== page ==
The boys kept asking if there would be snow at the new flat. ‘Yes,’ he told them. It began as a joke but then it got to be serious.

This clearly isn’t something over which he has any control, and he knows all too well that he was crazy to promise it. Luckily, in Rachel Joyce’s fictional world miracles can happen and his promise finds a way to become true, when he has no control over events and just lets things happen.

The stories end, as they began, with Oliver, but in Trees he’s the central focus of the story whereas in A Faraway Smell of Lemons our focus has been squarely placed on Binny. Like Binny, Oliver is trying and struggling to cope with the recent changes in his life and in Trees it’s his father who provides the unexpected twist when on New Year’s Eve he announces:

‘I wish I’d planted more trees.’
Oliver dug his fingers through his hair. It was what he did when he was confused. ‘Trees?’
‘Yes, trees.’
‘You didn’t plant any trees, Dad.’
His father groaned as if he’d been punched.

Over the next few hours, as the year runs to its end, Oliver and his dad work together to remedy this and to heal both their fractured relationship and their individual lives.

Joyce isn’t saying that things will run smoothly for any of her characters from here on. Instead her characters come to accept that things are as they are – life just is – and we can accept our lives and welcome change or not. The whole collection of stories captures what Joyce is so wonderful at evoking – possibilities of new beginnings even in extraordinarily painful endings.

Oliver’s story was not over, it was still happening, and the night he planted the trees was just a new twist. He could learn from it or ignore it. The choice was his.

Daisy Chapter and VerseReviewed by Daisy

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Birdcage Walk – Helen Dunmore

Rating: 5 stars

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This is the final offering from the wonderful novelist and poet, Helen Dunmore, who died last June. And what a fine last novel it is.

I was gripped right from the outset when the author explains what led her into wanting to find out more about one of the characters, Julia Elizabeth Fawkes; after seeing her grave in a Bristol cemetery, with the inspiring headstone, bearing the words “Her words remain our Inheritance”, Dunmore first wanted to find out more about her and then imagined the world she inhabited.

Julia is central to the novel, but it is her daughter, Lizzie, whose moves we follow intensely, taking us with her on a dangerous journey with her husband John Diner Tredevant. Diner, as he’s known, is a property developer in Bristol in 1792, just as the French Revolution is coming to a head, with disastrous consequences for the Bristol property market, while Lizzie, his young wife, comes from a revolutionary background, and at first supports the changes in France. Lizzie is torn between her feelings of duty and loyalty, both to her husband and to her mother and stepfather Augustus. When Julia dies after giving birth to Lizzie’s half-brother Thomas, Lizzie feels compelled to take care of him, despite her knowledge that Diner strongly disagrees with her. Over the months that follow, matters come to a head for Lizzie and her loved ones, and she finally learns more about Diner and his first wife, who was French, and whom he’s told her has died in France.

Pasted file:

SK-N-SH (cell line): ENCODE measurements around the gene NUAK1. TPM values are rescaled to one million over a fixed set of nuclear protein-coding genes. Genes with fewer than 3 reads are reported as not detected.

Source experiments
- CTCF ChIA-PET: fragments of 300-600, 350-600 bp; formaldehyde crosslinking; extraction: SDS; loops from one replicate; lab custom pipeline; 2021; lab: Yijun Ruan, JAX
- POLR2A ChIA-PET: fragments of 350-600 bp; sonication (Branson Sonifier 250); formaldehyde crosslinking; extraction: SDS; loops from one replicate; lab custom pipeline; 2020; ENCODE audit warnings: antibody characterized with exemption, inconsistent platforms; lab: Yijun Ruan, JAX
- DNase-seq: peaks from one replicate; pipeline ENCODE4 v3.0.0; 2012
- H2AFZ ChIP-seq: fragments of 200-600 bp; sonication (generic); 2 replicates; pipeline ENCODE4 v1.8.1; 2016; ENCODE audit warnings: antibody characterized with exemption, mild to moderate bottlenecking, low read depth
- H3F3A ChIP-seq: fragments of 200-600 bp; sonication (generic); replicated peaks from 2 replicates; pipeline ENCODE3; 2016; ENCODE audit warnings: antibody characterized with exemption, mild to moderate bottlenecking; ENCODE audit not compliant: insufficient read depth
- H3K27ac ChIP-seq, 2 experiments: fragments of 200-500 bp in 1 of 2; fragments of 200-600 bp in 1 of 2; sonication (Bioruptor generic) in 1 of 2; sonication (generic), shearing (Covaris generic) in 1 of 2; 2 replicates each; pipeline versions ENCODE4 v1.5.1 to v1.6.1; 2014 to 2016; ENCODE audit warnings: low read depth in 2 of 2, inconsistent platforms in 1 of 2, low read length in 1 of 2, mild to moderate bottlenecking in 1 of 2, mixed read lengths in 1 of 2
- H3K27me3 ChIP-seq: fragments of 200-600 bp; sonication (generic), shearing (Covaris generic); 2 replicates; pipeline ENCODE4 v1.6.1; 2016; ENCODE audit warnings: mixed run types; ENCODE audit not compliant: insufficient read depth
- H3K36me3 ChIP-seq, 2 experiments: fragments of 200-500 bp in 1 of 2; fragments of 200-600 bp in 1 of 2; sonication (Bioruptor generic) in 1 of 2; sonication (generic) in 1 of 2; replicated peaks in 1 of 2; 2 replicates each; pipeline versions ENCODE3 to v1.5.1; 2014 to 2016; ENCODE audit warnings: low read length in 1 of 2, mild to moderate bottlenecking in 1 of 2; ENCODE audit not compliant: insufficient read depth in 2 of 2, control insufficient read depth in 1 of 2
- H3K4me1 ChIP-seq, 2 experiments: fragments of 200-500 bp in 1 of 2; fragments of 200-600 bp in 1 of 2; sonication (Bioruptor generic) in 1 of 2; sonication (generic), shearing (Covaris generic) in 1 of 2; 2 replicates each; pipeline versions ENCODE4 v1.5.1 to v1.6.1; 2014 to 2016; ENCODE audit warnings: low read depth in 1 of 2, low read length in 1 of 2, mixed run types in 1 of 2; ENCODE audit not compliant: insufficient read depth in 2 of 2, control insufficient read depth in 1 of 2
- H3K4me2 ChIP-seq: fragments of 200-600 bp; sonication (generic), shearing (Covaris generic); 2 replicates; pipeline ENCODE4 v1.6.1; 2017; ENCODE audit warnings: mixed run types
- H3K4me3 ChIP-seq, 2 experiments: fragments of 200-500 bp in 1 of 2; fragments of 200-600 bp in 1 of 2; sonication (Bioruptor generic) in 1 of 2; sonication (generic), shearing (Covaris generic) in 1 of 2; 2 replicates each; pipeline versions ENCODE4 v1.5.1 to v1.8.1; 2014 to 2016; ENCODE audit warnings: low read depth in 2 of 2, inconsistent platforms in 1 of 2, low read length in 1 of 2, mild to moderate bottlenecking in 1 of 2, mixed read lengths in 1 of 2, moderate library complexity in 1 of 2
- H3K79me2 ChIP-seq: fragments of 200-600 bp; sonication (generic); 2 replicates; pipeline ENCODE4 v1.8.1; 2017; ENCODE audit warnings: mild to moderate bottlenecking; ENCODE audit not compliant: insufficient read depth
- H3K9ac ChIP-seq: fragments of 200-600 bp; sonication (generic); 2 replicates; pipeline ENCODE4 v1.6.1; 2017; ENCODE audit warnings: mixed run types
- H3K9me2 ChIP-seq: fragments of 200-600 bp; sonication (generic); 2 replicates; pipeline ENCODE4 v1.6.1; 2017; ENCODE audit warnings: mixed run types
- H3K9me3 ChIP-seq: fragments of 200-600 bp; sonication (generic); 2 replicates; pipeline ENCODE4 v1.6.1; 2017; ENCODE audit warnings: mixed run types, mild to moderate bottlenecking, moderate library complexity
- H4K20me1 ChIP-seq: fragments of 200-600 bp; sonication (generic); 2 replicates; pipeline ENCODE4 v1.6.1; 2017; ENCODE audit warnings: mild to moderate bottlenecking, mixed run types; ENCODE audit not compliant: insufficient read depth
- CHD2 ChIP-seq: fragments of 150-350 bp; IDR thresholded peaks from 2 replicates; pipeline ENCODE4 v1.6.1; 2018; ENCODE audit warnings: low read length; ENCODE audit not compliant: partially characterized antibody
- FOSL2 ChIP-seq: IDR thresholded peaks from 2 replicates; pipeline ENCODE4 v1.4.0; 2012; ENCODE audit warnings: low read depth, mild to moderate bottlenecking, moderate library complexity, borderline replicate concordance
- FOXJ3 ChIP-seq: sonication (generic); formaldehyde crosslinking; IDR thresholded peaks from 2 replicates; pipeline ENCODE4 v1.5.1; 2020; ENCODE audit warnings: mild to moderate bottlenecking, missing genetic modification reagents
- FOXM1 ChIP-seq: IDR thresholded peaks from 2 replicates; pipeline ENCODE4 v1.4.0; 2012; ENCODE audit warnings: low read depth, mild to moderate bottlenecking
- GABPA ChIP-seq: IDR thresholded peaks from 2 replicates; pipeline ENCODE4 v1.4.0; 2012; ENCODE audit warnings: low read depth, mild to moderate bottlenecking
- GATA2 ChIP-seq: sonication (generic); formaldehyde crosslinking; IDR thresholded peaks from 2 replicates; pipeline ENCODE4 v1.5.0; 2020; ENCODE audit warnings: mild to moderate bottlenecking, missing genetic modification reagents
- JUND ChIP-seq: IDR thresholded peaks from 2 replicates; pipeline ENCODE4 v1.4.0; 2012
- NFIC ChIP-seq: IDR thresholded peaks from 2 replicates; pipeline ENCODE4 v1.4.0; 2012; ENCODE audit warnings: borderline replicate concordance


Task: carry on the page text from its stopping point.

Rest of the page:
As ever, Dunmore creates fully credible characters, from Lizzie and Diner to their servant girl Philo, Julia and Augustus, their servant and companion Hannah, and Augustus’s friend Caroline Farquhar, who has plans of her own for baby Thomas. The background of the French Revolution threatens and rumbles, sometimes in the foreground and sometimes quietly in the background, making lives which are unstable already even more so. As winter approaches and settles, life becomes more and more arduous for Lizzie.

The descriptions of life in Bristol in 1792 are so vivid I really felt as if Dunmore had been there and experienced the cold hard winter days herself, and understood exactly how tough life had been for Lizzie, isolated in her brand new house on a street which Diner has been developing at great personal cost, both emotional and monetary. His schemes fail. In the wake of the Revolution, workers are laid off and not replaced, and his grand plan cannot be completed. His own house, built to be a show home of sorts, has its furniture removed.